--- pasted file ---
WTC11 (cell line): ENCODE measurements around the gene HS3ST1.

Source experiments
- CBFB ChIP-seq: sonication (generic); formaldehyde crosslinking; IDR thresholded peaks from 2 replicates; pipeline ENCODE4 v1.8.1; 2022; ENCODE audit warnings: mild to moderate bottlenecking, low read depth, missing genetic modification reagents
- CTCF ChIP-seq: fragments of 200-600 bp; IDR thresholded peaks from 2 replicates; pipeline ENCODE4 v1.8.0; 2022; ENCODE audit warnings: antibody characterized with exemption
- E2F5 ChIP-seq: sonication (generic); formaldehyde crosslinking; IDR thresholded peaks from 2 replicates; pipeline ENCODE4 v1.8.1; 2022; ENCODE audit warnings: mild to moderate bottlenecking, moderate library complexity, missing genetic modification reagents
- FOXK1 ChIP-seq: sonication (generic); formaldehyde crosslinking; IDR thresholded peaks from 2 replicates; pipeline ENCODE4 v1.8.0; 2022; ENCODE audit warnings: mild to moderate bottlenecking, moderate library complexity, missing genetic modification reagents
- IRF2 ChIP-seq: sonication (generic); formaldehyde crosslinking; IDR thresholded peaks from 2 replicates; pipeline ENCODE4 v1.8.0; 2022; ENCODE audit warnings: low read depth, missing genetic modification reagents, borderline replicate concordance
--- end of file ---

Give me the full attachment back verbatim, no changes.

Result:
WTC11 (cell line): ENCODE measurements around the gene HS3ST1.

Source experiments
- CBFB ChIP-seq: sonication (generic); formaldehyde crosslinking; IDR thresholded peaks from 2 replicates; pipeline ENCODE4 v1.8.1; 2022; ENCODE audit warnings: mild to moderate bottlenecking, low read depth, missing genetic modification reagents
- CTCF ChIP-seq: fragments of 200-600 bp; IDR thresholded peaks from 2 replicates; pipeline ENCODE4 v1.8.0; 2022; ENCODE audit warnings: antibody characterized with exemption
- E2F5 ChIP-seq: sonication (generic); formaldehyde crosslinking; IDR thresholded peaks from 2 replicates; pipeline ENCODE4 v1.8.1; 2022; ENCODE audit warnings: mild to moderate bottlenecking, moderate library complexity, missing genetic modification reagents
- FOXK1 ChIP-seq: sonication (generic); formaldehyde crosslinking; IDR thresholded peaks from 2 replicates; pipeline ENCODE4 v1.8.0; 2022; ENCODE audit warnings: mild to moderate bottlenecking, moderate library complexity, missing genetic modification reagents
- IRF2 ChIP-seq: sonication (generic); formaldehyde crosslinking; IDR thresholded peaks from 2 replicates; pipeline ENCODE4 v1.8.0; 2022; ENCODE audit warnings: low read depth, missing genetic modification reagents, borderline replicate concordance